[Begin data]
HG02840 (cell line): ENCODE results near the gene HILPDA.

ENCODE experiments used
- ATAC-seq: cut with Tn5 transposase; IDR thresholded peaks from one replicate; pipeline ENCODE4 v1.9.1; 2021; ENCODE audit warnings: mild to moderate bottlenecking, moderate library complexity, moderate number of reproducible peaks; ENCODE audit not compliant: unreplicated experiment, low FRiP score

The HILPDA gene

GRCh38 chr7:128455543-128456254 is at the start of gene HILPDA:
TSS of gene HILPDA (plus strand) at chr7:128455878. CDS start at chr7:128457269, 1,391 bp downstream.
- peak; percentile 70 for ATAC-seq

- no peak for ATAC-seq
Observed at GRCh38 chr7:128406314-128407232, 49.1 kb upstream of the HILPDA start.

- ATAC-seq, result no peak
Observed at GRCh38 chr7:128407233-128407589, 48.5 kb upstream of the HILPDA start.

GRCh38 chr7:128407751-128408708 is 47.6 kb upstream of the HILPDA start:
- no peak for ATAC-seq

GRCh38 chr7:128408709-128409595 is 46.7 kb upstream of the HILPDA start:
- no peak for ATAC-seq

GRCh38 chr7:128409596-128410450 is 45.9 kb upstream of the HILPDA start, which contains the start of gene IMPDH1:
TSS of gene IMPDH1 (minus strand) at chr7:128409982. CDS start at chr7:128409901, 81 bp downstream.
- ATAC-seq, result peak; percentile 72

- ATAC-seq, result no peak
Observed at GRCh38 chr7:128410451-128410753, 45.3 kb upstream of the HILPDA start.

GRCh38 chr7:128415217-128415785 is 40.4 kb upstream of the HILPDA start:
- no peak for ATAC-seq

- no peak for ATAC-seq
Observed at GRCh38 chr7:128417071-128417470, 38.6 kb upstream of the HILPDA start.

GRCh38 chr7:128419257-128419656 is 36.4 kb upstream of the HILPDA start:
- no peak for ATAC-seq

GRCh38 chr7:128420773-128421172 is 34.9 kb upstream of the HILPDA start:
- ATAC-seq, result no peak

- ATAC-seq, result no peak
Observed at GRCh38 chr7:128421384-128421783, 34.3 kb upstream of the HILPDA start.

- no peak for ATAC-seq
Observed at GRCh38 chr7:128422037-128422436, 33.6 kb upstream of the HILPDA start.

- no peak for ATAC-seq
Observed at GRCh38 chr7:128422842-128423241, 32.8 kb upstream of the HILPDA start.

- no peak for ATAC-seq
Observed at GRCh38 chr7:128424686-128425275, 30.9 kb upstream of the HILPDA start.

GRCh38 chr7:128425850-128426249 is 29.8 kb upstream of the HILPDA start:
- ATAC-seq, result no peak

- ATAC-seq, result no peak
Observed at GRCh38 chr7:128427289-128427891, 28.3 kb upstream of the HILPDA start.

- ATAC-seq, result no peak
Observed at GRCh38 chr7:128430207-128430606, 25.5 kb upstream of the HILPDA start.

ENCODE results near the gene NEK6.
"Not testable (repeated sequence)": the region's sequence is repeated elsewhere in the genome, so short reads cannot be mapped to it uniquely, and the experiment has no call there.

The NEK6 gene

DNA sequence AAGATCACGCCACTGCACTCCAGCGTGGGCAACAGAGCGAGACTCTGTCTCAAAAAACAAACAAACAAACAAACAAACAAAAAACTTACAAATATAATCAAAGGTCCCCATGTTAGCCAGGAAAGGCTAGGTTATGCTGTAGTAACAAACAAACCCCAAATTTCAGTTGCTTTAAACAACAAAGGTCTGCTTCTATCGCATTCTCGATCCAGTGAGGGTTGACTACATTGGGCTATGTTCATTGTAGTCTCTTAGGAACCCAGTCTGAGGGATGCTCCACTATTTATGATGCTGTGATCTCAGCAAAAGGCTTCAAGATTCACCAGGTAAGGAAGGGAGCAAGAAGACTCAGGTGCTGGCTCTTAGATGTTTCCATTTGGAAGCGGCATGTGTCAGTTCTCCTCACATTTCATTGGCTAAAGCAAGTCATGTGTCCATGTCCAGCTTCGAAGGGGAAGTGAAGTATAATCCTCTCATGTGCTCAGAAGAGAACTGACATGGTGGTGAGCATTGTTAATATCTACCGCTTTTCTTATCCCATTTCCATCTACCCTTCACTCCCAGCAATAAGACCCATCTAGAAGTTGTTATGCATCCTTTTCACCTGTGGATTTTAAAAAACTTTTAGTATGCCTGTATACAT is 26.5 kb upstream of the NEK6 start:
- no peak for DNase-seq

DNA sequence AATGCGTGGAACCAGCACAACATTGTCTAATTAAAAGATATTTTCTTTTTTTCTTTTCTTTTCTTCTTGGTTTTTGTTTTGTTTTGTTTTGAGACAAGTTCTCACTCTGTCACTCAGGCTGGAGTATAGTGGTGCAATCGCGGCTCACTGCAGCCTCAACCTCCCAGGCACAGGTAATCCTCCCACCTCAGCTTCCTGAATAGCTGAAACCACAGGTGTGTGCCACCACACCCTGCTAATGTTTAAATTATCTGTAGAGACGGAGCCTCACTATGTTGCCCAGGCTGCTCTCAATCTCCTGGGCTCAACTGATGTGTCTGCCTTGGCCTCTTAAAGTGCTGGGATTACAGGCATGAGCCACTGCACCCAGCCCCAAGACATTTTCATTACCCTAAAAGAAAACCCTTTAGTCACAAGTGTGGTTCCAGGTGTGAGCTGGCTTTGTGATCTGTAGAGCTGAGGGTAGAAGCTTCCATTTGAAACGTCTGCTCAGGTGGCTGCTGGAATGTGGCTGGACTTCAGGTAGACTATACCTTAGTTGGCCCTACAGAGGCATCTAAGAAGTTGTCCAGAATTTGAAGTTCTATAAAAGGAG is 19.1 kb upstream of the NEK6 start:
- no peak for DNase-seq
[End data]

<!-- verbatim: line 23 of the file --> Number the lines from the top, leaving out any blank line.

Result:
- no peak for ATAC-seq